Under the category of technical risk questions are asked such as “Is this infrastructure flexible and readily scaleable with the business growth?” Business risks are concerned with such matters as “Will the implementation of this IT application (e.g. a new call centre management system) be successful?” or “Will this new market (e.g. 3G telecommunications) catch on with the public?”
 All the above questions are extremely pertinent to the customer. If it cannot predict when it will require additional infrastructure, then it is difficult for it to determine the quantity of infrastructure it should buy in advance. If the customer incorrectly judges (either too high or too low) how much infrastructure to buy in advance, then its costs will not be commensurate with the resulting revenues, and this may be extremely detrimental to the customer's finances and commercial success.
 From the supplier's point of view, it has not readily been possible for it to know when (if at all) the customer will require the additional infrastructure or support, and at what rate. This has made it extremely difficult for the supplier to determine an effective and competitive pricing schedule in advance.
 Another difficulty concerning growth is that determining competitive pricing may be made difficult because of unpredictable fluctuations in the prices of commodity infrastructure components. This is especially relevant with server and storage infrastructure in the IT industry. The price of a given commodity (e.g. hard disk storage or CPU processing capability) may also vary considerably from supplier to supplier. In order to win the business, trust and goodwill of the customer, it is desirable to be able to offer the customer some assurance that the price they will be charged for additional commodity infrastructure (such as CPU or disk infrastructure) whenever it is required, will be within a certain margin of the industry average at the time. Such an assurance has hitherto been unable to be provided by iCOD suppliers.
 It is a general object of the present invention to overcome or at least mitigate the problems, shortcomings and disadvantages associated with the prior art as identified above. Specifically, one object of the present invention is to provide an approach to determining the cost of providing a product or service to a customer, such that the pricing evolves in a dynamic manner in accordance with the growth, and nature of growth, of the customer's business, and such that the pricing is not incommensurate with the industry average for the product or service in question.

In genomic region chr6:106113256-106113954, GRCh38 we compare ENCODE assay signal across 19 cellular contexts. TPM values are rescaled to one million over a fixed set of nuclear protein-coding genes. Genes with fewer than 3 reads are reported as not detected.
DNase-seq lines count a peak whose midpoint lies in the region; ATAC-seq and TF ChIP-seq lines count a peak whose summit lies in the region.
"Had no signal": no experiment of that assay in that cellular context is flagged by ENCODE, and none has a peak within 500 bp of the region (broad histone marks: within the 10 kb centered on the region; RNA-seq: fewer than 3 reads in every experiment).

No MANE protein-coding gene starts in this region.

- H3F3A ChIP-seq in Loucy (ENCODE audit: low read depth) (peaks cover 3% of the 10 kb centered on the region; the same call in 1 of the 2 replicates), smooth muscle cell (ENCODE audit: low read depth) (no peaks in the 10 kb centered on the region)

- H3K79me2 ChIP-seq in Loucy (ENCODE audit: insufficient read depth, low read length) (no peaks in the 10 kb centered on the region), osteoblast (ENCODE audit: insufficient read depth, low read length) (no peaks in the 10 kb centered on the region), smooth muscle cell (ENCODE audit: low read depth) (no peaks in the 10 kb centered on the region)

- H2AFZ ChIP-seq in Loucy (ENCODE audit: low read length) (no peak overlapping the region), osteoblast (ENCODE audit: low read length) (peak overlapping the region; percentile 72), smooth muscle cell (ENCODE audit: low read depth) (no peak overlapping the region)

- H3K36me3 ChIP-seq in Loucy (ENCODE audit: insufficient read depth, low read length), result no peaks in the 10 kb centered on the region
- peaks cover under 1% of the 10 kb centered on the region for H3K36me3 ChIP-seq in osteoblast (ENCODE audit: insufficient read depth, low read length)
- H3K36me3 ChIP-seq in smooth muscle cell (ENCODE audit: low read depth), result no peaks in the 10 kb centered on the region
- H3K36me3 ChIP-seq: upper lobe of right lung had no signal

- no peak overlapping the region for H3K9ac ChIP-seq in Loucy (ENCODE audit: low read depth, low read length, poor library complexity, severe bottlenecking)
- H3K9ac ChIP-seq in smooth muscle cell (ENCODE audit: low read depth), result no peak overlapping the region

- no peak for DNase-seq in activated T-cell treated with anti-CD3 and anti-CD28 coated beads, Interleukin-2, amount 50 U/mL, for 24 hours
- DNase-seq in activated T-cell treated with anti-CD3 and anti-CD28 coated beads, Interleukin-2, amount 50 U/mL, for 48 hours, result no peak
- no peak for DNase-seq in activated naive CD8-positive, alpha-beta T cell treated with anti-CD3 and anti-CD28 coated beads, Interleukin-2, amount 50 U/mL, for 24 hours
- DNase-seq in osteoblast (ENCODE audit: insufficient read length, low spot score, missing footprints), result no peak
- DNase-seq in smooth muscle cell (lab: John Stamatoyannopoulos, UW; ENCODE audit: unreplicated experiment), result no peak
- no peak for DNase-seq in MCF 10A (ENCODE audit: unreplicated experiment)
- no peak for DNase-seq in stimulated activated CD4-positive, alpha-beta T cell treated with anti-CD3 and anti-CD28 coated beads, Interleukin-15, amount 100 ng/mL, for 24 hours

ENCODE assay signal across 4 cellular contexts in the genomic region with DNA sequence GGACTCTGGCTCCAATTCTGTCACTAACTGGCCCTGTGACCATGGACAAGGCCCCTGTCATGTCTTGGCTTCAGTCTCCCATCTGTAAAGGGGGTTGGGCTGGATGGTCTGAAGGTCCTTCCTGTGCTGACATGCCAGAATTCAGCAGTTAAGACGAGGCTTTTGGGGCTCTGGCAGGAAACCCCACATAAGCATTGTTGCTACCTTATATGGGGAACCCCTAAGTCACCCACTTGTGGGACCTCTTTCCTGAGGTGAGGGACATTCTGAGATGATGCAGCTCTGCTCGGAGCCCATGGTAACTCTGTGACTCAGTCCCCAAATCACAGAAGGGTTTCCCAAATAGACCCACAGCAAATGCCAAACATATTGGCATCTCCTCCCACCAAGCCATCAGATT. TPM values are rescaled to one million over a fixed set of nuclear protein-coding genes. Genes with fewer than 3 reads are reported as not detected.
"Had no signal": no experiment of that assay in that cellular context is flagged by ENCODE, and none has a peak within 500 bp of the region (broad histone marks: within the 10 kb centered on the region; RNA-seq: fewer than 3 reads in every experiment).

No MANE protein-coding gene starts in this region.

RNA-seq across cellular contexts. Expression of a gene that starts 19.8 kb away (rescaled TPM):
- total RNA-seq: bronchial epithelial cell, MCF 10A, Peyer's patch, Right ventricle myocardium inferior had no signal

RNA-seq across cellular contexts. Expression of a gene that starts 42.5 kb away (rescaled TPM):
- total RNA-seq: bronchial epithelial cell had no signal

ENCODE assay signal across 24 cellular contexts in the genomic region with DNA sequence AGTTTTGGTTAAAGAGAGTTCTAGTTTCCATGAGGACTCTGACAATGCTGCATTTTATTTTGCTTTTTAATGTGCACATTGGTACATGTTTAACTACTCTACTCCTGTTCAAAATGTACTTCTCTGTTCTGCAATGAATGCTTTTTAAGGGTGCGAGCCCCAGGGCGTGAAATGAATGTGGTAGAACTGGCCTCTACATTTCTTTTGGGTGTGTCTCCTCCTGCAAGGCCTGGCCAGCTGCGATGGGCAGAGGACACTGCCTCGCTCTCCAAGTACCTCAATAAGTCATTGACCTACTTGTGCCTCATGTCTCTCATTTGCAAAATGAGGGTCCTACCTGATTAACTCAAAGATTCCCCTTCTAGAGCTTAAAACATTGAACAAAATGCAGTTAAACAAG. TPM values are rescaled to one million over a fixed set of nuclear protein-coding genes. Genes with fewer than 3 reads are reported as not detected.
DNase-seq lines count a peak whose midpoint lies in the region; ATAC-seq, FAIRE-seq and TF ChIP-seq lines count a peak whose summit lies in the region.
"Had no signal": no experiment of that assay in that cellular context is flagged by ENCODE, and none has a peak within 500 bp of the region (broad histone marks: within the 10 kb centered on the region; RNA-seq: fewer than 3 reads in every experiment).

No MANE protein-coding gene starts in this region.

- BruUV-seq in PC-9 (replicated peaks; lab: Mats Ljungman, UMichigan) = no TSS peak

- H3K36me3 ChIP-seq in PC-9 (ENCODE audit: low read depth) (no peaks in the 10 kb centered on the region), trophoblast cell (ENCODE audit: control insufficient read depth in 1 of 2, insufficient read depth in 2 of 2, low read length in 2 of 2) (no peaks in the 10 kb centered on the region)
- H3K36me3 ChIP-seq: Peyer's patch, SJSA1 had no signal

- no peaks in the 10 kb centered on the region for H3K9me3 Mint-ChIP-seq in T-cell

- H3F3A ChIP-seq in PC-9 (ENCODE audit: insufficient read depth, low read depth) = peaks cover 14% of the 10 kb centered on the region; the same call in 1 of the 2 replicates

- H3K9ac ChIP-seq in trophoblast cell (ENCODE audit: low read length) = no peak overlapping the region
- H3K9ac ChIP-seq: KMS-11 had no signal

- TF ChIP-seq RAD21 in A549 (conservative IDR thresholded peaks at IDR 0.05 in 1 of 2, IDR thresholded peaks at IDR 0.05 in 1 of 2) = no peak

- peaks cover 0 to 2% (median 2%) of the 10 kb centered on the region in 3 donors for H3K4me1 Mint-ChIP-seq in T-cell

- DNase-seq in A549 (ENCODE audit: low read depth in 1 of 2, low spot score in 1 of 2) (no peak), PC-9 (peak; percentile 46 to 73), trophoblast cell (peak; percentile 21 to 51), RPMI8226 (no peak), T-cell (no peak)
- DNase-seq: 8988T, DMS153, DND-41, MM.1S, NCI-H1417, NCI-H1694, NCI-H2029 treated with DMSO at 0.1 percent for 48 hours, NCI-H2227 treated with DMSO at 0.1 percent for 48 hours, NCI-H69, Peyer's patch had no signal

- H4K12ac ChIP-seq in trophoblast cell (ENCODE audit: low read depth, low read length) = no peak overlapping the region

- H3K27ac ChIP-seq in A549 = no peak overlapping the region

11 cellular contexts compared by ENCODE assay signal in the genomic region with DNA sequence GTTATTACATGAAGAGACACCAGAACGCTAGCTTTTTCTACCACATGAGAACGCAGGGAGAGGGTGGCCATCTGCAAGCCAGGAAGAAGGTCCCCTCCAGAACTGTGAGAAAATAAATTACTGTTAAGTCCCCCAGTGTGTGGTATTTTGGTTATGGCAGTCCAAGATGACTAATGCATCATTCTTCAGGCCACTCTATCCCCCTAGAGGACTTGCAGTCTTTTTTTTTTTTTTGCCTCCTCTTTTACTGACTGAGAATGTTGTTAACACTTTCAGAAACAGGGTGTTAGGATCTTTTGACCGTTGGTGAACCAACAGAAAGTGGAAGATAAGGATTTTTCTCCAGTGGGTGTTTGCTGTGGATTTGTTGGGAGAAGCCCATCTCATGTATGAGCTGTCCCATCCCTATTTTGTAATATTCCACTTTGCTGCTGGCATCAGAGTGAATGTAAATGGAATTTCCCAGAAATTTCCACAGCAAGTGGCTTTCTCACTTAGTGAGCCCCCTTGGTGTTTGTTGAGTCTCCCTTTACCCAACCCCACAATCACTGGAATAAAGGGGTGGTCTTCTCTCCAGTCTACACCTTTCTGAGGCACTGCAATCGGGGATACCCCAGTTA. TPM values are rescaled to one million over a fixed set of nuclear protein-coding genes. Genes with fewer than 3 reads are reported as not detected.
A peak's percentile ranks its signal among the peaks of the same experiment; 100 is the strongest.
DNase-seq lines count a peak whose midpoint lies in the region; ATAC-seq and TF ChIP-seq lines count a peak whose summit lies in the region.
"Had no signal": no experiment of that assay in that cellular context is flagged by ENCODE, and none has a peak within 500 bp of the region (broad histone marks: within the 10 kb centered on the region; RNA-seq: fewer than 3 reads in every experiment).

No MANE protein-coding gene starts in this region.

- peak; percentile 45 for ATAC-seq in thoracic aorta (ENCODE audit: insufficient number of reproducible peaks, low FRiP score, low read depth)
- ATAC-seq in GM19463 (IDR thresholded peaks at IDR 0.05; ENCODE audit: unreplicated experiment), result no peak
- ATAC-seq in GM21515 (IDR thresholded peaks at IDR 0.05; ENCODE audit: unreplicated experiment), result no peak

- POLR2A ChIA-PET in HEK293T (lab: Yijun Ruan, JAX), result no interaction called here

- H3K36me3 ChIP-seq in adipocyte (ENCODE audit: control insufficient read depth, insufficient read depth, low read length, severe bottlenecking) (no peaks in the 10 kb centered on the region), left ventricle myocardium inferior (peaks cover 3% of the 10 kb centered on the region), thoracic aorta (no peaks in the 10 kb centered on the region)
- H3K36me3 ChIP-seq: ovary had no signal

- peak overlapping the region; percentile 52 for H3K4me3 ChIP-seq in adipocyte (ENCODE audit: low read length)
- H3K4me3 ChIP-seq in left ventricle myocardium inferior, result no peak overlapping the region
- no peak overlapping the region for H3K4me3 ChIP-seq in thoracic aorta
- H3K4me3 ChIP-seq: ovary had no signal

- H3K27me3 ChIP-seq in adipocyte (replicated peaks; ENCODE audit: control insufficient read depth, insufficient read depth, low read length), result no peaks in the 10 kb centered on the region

According to a first aspect of the invention there is provided a method of determining a price at which a supplier provides a commodity to a customer, the method being performed by the supplier and comprising: (a) characterising the nature of growth of the customer's usage of the commodity; (b) receiving information from the customer specifying the commodity required; (c) receiving notification of the use of a quantity of the commodity by the customer; and (d) determining a price for the commodity used, the determined price being dependent on the quantity of the commodity used, a level of commercial risk associated with the nature of growth of the customer's usage of the commodity, and an industry average price for the commodity at the time of determination of the price. This method provides the advantages that the price is tailored in accordance with the risk associated with the growth of the customer's business, and that the commodity is priced at a price commensurate with the industry average at the time.
 Preferably the step of receiving notification of the use of a quantity of the commodity further comprises monitoring the customer's usage of the commodity.
 If the usage monitoring indicates that the customer has a need for more or less of the commodity, then preferably the method further comprises effecting provision of more or less of the commodity from the supplier to the customer.
 Particularly preferably the customer's usage history of the commodity, as monitored by the supplier, is used to dynamically reassess the nature of growth of the customer's usage of the commodity, and hence the associated level of commercial risk. This advantageously results in the continual optimisation of the pricing mechanism used in respect of the commodity, particularly if both backward trends and ongoing forecasts are used to reassess the growth profile.